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IPR Protection in China Strengthened, EU Told
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is ready to further collaborate with the EU to protect intellectual property rights (IPRs), Minister of Commerce Bo Xilai said yesterday.


China has strengthened its enforcement of IPR protection laws and launched campaigns against violations at wholesale and retail markets, Bo said in a meeting with EU Trade Commissioner Peter Mandelson.


"IPR claim centers are being set up across the country to help protect the interests of foreign companies," he said, adding that the nation is willing to strengthen cooperation with the EU in this regard.


Mandelson welcomed China's IPR progress and said protection and enforcement of IPRs are "probably the most important issue in Europe's relations with China".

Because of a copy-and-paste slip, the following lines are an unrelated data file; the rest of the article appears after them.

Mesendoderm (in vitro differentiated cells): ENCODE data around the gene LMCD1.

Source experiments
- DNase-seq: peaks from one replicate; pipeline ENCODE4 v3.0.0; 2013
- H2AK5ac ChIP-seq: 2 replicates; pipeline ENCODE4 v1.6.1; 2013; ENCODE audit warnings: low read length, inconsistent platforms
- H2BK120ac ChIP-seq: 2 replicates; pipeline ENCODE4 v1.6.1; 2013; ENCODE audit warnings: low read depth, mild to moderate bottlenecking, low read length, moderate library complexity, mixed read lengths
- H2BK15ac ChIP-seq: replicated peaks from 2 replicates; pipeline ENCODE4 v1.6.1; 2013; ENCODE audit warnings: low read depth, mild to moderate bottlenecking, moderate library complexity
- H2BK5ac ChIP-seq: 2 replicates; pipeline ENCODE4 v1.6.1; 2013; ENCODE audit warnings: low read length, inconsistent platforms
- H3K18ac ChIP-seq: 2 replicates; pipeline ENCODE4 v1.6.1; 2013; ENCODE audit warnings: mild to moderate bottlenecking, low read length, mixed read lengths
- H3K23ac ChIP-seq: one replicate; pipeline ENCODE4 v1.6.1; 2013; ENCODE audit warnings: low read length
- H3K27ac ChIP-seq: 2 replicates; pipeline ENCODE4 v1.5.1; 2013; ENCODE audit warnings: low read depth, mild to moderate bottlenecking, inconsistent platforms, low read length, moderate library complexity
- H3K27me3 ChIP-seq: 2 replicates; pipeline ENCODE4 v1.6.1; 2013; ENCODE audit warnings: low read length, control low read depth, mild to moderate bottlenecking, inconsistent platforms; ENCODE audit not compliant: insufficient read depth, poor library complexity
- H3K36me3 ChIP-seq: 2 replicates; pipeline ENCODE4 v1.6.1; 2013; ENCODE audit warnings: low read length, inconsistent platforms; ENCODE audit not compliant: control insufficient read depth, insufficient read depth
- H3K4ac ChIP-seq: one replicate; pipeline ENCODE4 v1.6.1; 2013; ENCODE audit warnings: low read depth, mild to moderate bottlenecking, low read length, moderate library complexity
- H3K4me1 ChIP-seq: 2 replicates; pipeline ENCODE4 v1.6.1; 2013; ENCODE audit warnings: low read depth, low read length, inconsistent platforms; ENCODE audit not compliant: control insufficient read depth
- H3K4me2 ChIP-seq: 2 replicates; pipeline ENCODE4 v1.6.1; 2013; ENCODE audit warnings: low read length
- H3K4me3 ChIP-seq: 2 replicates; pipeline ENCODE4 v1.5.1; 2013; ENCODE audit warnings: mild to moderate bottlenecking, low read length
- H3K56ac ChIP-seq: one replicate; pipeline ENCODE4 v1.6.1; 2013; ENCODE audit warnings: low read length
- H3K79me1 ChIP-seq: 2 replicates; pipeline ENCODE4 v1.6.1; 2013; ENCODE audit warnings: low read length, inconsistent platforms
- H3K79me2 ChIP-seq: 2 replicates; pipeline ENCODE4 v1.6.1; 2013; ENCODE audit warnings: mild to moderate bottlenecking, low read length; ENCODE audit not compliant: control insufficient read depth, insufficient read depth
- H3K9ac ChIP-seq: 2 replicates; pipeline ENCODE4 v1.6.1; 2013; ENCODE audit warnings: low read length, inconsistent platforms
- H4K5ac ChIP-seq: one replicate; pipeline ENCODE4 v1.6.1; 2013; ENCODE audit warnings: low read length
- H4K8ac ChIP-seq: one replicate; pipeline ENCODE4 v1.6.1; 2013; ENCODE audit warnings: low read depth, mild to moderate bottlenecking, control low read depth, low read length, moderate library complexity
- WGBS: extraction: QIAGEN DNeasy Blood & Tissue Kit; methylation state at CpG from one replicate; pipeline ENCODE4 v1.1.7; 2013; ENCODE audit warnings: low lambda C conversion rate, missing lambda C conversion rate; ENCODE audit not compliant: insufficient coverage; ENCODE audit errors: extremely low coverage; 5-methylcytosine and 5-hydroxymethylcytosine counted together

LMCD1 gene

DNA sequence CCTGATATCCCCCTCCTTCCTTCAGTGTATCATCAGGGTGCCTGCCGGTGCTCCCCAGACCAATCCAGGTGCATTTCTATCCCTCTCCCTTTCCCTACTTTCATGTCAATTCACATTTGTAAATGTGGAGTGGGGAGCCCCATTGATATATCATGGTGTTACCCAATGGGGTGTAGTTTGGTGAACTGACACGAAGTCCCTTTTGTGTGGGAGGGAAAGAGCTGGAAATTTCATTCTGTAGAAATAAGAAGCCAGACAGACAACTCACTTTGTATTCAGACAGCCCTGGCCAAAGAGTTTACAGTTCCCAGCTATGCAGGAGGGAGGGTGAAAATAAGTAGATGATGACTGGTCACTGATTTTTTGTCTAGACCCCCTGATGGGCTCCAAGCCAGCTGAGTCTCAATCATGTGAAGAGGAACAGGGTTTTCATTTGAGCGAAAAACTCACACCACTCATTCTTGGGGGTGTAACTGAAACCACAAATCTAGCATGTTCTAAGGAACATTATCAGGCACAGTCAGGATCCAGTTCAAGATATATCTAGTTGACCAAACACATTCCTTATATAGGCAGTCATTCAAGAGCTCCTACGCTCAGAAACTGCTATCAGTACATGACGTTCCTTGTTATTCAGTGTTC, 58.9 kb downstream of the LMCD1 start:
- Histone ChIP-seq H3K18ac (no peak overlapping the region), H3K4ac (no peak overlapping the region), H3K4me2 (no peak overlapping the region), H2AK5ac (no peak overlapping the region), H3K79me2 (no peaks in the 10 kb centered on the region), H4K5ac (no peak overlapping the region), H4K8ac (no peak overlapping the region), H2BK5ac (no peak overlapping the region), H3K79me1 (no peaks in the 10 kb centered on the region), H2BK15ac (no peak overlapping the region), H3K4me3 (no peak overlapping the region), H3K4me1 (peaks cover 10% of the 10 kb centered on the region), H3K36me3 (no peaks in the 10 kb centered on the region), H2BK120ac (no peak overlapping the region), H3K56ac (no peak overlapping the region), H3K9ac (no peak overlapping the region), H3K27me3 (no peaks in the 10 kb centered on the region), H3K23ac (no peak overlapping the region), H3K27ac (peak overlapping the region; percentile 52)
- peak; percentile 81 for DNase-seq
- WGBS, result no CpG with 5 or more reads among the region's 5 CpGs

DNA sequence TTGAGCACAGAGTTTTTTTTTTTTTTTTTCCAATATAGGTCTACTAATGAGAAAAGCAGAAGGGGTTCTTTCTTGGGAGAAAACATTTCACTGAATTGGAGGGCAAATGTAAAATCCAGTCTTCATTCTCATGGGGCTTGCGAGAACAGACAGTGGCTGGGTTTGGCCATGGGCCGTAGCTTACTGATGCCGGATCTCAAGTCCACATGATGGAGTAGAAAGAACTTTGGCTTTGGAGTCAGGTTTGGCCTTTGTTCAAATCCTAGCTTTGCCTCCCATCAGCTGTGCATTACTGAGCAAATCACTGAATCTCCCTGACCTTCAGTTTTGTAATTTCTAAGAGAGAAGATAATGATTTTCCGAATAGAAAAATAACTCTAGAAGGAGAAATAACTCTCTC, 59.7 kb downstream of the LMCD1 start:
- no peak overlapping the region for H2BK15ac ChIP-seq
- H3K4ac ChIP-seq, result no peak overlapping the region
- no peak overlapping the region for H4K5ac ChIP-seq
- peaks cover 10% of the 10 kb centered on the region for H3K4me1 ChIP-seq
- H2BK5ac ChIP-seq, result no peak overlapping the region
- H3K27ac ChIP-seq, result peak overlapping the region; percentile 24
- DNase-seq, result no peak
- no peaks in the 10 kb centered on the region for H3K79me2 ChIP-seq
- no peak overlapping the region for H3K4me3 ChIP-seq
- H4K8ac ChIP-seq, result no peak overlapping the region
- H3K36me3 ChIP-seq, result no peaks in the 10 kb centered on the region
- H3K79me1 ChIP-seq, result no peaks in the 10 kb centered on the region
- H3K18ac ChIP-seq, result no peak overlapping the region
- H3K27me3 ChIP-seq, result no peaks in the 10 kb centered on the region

Landlords of Silk Street, a popular retail market in Beijing, yesterday signed a memorandum of understanding on IPR protection with European fashion and sportswear brands to crack down on infringements.


According to the memorandum, if a vendor is found selling counterfeit goods, the landlord will suspend its operation; and terminate its lease if the offence is repeated.


On a separate topic, Bo criticized the European Commission's anti-dumping duties on Chinese leather shoes.


He said the commission was not justified in denying market economy status to Chinese footwear exporters; and expects fair treatment for the final ruling.


According to European media, Mandelson said that consultations with China on an auto tariff dispute are complete, and said: "I think there will be a period of reflection on China's part and further informal discussions, I hope, before we determine the next steps."


Together with the United States, the EU filed a complaint with the World Trade Organization, alleging that the tariffs unfairly forced carmakers to use locally made parts in cars assembled in China.


Mandelson called the discussions with Bo "very encouraging", but urged China to further open its markets to Europe because he believes it is one way to narrow the trade imbalance between the two economies.


(China Daily June 8, 2006)

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